Countertops are a major element in any kitchen renovation. Claiming horizontal real estate atop lower cabinets and across kitchen islands and peninsulas, countertops have to handle a hefty assignment load, and look good doing it—whether it’s food prep, homework, or providing space for serving trays and small appliances. While serving a multitude of functions, we also expect countertops to make a style statement that can complement cabinetry and surrounding décor.
Choosing the right countertop is a tough task, because of the vast variety of materials available, appearance and durability details, and a square foot price range that starts around $20 and stretches up to $250.
Consider Countertop Space Requirements
Before the fun part of exploring materials, consider how much space you’ll devote to countertops and where you’ll put them. While this may depend on the size of your cook space, the National Kitchen and Bath Association recommends a total of 158 inches of countertop frontage, 24 inches deep—ideally including an uninterrupted 36-inch-wide section adjacent to the sink. This amount will allow room for basic prep as well provide landing for groceries and a few everyday devices like a toaster and coffee machine.
Another way to conceptualize countertop needs is to dedicate three separate zones for the different phases of kitchen chores: one for preparation, one for ready-to-serve foods, and one for dirty cookware and dishes. This not only helps maintain organization and efficiency, it’s a safety measure, keeping, say, raw chicken from contaminating a freshly tossed salad.
Beyond KP duties, if you desire casual dining at an island, peninsula, or breakfast bar, allot 24 inches in width per person to eat comfortably, plus an overhang of 12 to 18 inches to tuck stools under.
Finally, know that when it comes to countertops, you can have too much of a good thing. Keep the countertop for a kitchen island to a width under 40 inches so that you won’t have any trouble reaching across its width.
Survey the Material Spectrum
The broad array of countertop materials currently on the market can be mind boggling. Because budget is likely to be a prime concern, the simplest way to review options is by price, from low to high. The prices given below represent the starting point for an installed countertop. Special edge treatments and style choices will cost more. For maximum savings, you’ll note that several countertop materials are DIY friendly.
Laminate ($20/sq. ft.): Made from layers of paper, fabric, or plastic that are fused together with a hard-wearing resin, plastic laminate has been a popular countertop material since the 1930s. Offering a good combination of durability, workability, and affordability, along with a staggering array of color and pattern choices, this material is also popular for other applications. It serves as the finished surface for shelving, partitions (in offices and lavatories), desks, and cabinet doors. Plastic laminate is not heat resistant (trivets a must), and can chip from hard impacts. Popular brands include Formica®, Wilsonart®, and Nevamar®.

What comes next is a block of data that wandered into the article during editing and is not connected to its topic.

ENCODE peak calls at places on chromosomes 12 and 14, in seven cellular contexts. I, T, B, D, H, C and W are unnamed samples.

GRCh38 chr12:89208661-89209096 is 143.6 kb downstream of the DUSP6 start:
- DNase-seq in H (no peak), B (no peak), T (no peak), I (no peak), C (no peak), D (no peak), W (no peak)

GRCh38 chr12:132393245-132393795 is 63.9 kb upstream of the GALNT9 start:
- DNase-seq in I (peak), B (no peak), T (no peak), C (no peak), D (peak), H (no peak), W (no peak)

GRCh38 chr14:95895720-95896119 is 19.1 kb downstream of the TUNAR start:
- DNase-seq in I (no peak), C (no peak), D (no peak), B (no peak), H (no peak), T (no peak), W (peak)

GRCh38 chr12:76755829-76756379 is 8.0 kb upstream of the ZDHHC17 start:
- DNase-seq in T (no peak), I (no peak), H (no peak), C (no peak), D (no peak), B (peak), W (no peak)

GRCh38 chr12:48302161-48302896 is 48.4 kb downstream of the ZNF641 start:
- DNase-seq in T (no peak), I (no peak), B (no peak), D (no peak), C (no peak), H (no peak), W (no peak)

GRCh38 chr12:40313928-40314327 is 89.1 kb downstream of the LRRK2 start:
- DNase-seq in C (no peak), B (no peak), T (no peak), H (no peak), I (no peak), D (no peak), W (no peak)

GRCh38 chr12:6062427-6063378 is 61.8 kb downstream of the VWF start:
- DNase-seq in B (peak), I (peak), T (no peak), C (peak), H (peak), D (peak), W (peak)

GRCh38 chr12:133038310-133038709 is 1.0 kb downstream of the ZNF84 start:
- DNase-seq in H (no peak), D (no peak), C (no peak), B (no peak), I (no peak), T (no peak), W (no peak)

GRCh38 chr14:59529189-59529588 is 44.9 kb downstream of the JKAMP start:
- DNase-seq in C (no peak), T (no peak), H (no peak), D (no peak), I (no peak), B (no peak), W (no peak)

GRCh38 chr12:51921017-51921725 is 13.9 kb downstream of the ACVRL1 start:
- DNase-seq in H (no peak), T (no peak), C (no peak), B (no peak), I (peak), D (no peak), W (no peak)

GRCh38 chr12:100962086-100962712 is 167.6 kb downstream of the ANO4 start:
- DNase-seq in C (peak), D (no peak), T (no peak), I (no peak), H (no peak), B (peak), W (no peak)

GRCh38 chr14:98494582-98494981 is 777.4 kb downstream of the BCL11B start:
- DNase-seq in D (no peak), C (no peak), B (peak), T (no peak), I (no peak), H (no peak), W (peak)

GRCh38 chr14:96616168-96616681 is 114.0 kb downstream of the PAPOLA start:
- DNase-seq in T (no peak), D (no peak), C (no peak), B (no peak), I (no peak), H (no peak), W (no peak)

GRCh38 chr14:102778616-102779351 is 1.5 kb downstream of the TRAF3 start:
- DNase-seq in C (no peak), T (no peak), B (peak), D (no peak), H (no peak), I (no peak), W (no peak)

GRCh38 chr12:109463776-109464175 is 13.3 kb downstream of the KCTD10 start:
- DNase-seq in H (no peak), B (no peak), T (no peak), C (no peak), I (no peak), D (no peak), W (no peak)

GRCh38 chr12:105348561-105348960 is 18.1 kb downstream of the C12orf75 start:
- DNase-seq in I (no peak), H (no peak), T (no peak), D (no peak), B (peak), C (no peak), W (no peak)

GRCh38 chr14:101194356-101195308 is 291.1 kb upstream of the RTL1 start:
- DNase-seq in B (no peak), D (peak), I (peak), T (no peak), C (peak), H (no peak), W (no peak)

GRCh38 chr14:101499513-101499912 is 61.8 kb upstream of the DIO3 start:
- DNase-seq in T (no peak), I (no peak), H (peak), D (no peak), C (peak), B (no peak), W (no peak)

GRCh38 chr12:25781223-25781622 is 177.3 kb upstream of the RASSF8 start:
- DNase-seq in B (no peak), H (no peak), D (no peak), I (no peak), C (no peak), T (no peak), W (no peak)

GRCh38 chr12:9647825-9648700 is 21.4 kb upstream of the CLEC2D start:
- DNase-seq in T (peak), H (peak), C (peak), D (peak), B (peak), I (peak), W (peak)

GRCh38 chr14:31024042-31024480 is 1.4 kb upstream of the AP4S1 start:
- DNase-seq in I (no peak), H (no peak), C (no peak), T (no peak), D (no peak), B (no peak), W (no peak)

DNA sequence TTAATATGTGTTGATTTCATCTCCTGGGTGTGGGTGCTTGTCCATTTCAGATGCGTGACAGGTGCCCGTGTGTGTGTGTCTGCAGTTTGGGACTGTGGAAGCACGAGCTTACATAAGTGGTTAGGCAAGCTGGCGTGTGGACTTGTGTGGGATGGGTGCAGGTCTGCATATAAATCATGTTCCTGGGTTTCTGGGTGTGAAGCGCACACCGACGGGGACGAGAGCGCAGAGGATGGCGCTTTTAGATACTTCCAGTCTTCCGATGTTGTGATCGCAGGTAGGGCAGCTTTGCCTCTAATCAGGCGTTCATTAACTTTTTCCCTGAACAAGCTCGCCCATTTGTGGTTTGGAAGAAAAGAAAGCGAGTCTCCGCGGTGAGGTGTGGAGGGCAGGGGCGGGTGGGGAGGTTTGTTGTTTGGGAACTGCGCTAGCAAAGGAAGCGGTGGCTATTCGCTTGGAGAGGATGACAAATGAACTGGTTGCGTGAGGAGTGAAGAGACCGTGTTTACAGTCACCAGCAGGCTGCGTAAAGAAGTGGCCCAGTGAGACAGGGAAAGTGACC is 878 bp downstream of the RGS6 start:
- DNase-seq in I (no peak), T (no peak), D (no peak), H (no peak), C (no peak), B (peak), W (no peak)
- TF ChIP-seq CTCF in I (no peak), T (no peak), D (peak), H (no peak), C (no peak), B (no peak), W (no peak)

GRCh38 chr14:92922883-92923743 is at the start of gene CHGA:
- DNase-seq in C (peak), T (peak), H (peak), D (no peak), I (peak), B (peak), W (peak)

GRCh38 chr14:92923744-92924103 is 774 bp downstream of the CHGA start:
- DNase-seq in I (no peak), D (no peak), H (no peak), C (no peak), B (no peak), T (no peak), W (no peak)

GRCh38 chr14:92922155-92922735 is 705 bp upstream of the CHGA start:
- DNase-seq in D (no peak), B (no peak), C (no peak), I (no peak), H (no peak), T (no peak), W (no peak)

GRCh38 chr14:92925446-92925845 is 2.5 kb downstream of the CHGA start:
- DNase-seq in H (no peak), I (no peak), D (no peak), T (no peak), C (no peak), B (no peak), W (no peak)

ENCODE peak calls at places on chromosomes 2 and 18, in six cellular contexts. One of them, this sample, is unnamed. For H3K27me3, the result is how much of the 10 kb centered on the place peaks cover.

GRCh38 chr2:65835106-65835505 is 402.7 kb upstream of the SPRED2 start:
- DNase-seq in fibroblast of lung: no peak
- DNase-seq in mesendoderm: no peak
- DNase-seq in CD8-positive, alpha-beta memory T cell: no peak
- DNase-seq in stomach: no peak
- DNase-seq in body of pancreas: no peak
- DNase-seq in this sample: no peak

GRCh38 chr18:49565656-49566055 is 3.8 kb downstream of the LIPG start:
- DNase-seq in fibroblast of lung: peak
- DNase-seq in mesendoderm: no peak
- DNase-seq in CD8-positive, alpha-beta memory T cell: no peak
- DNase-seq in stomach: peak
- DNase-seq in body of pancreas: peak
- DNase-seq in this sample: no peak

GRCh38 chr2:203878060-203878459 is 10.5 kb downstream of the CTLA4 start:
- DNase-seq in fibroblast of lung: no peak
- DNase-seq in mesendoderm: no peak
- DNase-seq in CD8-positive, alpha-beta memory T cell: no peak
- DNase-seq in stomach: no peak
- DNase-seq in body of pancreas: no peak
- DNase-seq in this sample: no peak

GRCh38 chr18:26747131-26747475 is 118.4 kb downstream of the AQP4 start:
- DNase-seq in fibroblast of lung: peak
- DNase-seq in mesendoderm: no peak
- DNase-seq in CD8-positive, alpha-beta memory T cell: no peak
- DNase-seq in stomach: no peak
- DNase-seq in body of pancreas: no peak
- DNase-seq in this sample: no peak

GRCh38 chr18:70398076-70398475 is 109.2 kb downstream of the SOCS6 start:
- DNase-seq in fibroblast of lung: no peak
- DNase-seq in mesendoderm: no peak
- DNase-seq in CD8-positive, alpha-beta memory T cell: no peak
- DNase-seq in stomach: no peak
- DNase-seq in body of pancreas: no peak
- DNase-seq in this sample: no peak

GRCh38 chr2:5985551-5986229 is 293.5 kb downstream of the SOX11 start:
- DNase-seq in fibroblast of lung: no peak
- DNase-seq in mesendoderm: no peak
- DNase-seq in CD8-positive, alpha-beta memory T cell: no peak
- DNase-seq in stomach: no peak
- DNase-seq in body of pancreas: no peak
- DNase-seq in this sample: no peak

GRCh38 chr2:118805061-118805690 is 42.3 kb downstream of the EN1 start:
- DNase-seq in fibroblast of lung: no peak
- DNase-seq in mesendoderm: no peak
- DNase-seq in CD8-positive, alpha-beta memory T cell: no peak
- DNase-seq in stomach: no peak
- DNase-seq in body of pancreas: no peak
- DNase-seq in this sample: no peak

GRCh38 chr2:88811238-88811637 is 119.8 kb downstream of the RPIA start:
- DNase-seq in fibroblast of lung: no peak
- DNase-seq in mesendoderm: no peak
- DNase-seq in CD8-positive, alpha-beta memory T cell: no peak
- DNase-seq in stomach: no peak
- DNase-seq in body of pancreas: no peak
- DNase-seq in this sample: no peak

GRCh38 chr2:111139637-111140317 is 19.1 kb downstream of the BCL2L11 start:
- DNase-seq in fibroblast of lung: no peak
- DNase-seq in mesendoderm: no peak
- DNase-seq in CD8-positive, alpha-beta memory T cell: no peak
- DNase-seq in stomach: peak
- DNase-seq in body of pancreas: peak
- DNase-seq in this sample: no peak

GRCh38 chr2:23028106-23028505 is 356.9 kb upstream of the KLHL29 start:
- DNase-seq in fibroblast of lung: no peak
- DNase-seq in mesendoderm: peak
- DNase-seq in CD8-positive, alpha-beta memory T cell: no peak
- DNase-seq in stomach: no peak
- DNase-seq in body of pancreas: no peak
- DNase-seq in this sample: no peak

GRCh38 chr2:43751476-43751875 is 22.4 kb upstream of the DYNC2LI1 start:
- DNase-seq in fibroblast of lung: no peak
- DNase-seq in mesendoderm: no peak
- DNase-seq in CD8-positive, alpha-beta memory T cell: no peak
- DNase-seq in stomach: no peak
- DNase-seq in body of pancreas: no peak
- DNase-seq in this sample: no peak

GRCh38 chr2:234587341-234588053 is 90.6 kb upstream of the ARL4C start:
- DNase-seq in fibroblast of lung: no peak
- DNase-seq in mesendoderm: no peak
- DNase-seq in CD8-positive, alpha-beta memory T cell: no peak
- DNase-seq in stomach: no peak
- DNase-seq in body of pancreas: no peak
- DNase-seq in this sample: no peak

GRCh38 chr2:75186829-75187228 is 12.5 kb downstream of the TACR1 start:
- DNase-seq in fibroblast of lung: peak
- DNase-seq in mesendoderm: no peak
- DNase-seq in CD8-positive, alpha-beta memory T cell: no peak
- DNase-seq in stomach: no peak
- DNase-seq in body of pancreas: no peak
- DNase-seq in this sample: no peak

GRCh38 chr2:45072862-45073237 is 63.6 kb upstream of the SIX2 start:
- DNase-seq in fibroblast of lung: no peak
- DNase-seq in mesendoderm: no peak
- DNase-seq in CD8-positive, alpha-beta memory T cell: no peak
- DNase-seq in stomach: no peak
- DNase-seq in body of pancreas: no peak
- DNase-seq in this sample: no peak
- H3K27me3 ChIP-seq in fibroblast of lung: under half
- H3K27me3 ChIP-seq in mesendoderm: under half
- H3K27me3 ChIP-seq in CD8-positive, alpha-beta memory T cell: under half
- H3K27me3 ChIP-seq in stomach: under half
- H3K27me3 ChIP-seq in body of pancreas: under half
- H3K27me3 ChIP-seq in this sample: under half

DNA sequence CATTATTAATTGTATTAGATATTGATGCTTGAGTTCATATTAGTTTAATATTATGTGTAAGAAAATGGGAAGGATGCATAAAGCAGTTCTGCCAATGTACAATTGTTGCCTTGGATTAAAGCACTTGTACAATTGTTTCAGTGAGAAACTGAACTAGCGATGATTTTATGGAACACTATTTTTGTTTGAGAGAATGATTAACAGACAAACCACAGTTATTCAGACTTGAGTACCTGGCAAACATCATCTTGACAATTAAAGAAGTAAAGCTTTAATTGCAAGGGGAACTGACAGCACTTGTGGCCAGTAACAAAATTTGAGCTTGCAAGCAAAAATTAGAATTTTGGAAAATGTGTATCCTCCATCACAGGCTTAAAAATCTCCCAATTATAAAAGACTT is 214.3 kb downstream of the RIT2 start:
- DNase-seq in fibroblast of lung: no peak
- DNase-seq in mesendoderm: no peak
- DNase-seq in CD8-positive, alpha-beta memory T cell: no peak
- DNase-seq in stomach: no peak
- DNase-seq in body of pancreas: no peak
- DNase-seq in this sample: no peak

Manufactured in large sheets, laminate is typically glued to a particleboard substrate. Postformed laminate countertops –available at home centers and building supply outlets—are made with thinner, more flexible laminate that can be bent around the substrate to create a thick, finished front edge and a short backsplash. But for a more distinctive look, you can select from hundreds of patterns and colors and either have a local fabricator make your countertops or do the job yourself. Plastic laminate is a very DIY-friendly material. See the instructional video here:
Ceramic Tile ($30/sq.ft.): With seemingly endless color, pattern, and shape options, ceramic tile allows you to express your unique style. It’s also a good option for DIYers. Though ceramic is resistant to heat and generally easy to clean, the grout lines between tiles are prone to pesky stains. And though it’s technically simple to replace a damaged tile (see the how-to here):
Manufacturers tend to change patterns and colors often, potentially making it difficult to locate an exact match. That’s why it’s smart to buy more tile than you need and reserve the leftover tile for future repair work.
Wood ($30/sq.ft.): If a warm, welcoming kitchen is your goal, the organic beauty of wood is a natural choice. Rather than a solid slab, wood countertops are typically made by gluing thin strips of wood together in classic “butcher block” style. Hard maple is the favored species because of its hardness and durability, but fabricators can make custom wood countertops from many other species. DIYers with access to basic woodworking equipment (table saw, thickness planer, random-orbit sanders, clamps) can make and install their own wood countertops.(see the how-to here):
Wood countertops are beautiful and easy on dishware, but they can be damaged by hot cookware and regular exposure to water. While burn marks and water stain damage can be repaired by sanding and refinishing, the best strategy is to avoid installing a wood countertop around a sink, and to use trivets or pads as protection against cookware burns. All wood countertops eventually require refinishing, but this isn’t a difficult task.